By the late twelfth and early thirteenth centuries, at a time when Venice had a population of less than 100,000, Córdoba about 90,000, Seville 52,000, and Rome only about 40,000, the combined population of Fustat and al-Qahira reached nearly 150,000, making it one of the largest cities in the Mediterranean. By 1348, the population of Cairo reached nearly 200,000, before the Black Death devastated the city. It is estimated that nearly one-third to two-fifths of Cairo’s population fell victim to the plague in only a few years. Amazingly, however, construction of new civic projects continued unabated in the city, including the monumental Mosque of the Sultan Hasan, built from 1356-1361, almost as soon as the plague had subsided.
Because of the huge Coptic population of Egypt, Christians remained the largest segment of the population of Cairo until the ninth century. Even afterwards, a sizable Christian population could be found in Fustat. Nevertheless, when Christianity began to decline in Egypt, it did so precipitously. By the fifteenth century, when Maqrizi wrote his Khitat, which was so detailed that it remained the most complete architectural and geographic description of Egypt until the Napoleonic period, only two Coptic churches could be found in Cairo. Christians quickly became a minority, not through any direct persecution by the sultans, but as a result of indirect social pressure and the greater political opportunities that were available to Muslims.
In the thirteenth century, Salih Ayyub, the last Ayyubid sultan, initiated a policy that was to have a lasting effect on Cairo’s history and physical development. Ayyub introduced Turkish slaves into Cairo to form his guard. These slaves proved to be so effective that they ultimately became a major part of the Egyptian military forces. The slaves, known as mamluks (“possessed” or “those who are owned”), were the vanguard of a new military and cultural tradition; in time, the mamlukswould come to be an elite military force. Mamluks were slaves recruited as boys, brought up in the Islamic faith, and highly trained in the military techniques of the day. Fierce in their loyalty to the sultan, the mamluks helped expand Islamic—and Egyptian—power far beyond the borders of Egypt.
In the thirteenth century, a rebellion, led by the mamluk leader Baybars, led to the death of the sultan and the caliph, causing the establishment of a new dynasty dominated by the mamluks that lasted for nearly 250 years. The mamluks went on the offensive against the Franks in Syria and Palestine and began turning back the advances of the Mongols before they, in turn, were defeated in 1517 by the expanding power of the Turks under Selim I.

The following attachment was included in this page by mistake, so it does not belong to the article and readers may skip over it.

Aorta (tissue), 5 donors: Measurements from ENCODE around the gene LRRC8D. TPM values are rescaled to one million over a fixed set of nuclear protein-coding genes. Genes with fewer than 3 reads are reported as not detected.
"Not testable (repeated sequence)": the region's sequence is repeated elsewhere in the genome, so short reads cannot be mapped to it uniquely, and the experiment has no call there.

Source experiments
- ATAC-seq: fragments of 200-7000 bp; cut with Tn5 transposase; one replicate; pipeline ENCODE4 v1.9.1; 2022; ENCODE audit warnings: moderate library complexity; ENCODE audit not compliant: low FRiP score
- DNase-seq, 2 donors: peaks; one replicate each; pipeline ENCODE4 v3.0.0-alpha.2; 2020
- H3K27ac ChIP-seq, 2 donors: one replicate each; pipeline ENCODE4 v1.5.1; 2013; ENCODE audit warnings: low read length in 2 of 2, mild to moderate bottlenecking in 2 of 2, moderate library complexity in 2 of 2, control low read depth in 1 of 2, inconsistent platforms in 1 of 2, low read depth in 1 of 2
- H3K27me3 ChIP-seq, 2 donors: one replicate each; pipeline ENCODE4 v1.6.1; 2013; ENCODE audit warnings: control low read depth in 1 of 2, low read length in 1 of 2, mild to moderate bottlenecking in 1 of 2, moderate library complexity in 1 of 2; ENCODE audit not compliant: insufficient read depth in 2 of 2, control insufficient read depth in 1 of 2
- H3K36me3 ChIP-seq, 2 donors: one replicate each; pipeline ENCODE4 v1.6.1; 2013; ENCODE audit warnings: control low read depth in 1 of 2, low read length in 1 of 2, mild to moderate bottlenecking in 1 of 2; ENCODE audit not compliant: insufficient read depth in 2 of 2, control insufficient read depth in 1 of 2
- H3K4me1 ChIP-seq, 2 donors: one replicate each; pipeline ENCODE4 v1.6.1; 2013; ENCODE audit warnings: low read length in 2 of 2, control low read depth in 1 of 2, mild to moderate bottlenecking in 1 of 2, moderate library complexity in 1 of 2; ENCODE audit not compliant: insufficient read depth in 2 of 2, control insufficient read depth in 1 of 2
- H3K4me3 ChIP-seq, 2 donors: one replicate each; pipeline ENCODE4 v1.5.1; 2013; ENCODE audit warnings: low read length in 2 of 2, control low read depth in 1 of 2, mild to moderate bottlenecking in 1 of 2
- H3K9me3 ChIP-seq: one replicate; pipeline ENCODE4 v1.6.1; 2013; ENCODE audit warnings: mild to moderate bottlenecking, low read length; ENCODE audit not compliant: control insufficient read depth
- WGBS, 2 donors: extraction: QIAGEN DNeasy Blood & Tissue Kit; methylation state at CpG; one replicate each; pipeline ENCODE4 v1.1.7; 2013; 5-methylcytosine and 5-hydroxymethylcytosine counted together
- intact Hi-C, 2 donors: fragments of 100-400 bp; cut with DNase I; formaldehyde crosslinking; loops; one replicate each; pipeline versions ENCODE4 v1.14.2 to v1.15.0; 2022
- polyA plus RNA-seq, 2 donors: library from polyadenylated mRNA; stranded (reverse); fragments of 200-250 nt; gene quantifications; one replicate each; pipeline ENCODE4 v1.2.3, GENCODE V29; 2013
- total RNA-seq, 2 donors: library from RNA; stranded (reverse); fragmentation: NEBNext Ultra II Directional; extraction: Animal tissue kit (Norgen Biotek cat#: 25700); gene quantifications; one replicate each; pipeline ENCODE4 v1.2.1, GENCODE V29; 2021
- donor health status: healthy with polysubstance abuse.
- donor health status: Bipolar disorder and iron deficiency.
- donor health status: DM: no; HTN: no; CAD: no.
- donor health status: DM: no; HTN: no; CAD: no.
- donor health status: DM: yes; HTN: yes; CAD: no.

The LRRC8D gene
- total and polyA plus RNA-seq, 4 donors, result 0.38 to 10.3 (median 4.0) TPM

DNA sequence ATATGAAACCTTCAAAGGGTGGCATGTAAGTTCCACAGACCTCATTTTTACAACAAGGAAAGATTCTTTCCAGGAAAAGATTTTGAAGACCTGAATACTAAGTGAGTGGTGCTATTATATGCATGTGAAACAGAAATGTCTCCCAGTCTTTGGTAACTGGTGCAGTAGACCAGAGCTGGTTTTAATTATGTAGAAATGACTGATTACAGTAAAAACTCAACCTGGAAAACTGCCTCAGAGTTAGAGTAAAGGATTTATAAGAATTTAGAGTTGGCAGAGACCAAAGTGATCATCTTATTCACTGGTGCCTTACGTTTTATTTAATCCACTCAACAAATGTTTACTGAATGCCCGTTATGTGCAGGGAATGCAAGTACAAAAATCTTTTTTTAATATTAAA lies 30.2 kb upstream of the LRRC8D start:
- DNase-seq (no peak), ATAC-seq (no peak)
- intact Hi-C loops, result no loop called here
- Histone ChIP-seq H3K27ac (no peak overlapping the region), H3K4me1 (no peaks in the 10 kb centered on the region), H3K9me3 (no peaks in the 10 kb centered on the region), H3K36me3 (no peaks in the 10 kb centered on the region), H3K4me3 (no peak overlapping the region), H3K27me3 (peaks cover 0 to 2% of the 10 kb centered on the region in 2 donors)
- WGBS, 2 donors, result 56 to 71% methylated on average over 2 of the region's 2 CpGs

After the fall of the mamluks, Ottoman governors, now raised to the rank of pasha, ruled Egypt from Cairo. These governors supervised the administration of the province, maintained public order, administered the collection of taxes, and prepared the tribute that had to be sent on a regular basis to Istanbul. The governors resided in the citadel, but usually not for long: historical records cite the names of 110 pashas during the Ottoman period, from 1517 and 1798. Despite a certain degree of splendor, during this period Cairo passed from an independent existence as capital of its own empire to secondary status as the largest city of a province. Egypt was occupied once again, much as it had been from the time of Cleopatra until its liberation by Ahmad ibn Tulun.
Although it is widely believed that Cairo declined rapidly after the fall of the mamluks, Raymond demonstrates that the city continued to prosper throughout much of the Ottoman period. Nevertheless, the growth of the city was still minimal by modern standards. As late as the eighteenth century, Cairo was expanding at little more than “medieval” rates of population growth, perhaps half a percent a year. High birth rates were offset by even higher mortality rates brought about by disease and warfare. By the time of the Napoleonic invasion, the French forces discovered a city that had expanded little in size since the sixteenth century.
The arrival of Napoleon Bonaparte in 1798 brought about a slow awakening of Egypt and of Cairo in particular. Increased interest in Egypt by the Europeans and the resulting influx of trade brought new opportunities and challenges for Egyptians throughout much of the nineteenth century. Progressive rulers, such as Muhammad Ali (1805-1848) and Isma’il Pasha (1830-1895), sought to modernize Egypt swiftly, creating the basis of the modern metropolis of Cairo with all of its crowding, pollution, and urban challenges.
Raymond closes his history of Cairo at the end of the twentieth century. Describing the city’s difficult period of rapid growth from 1936 until 1992, he ends his story with the city well established as a bustling metropolis, almost unrecognizable from the premodern outpost with which the book began. Cairo also includes a number of photographs (many of which are small, and all of which are in black-and-white), a useful timeline, a select bibliography, and extensive notes.
Sources for Further Study
Library Journal 125 (November 15, 2000): 81.
Publishers Weekly 247 (November 20, 2000): 55.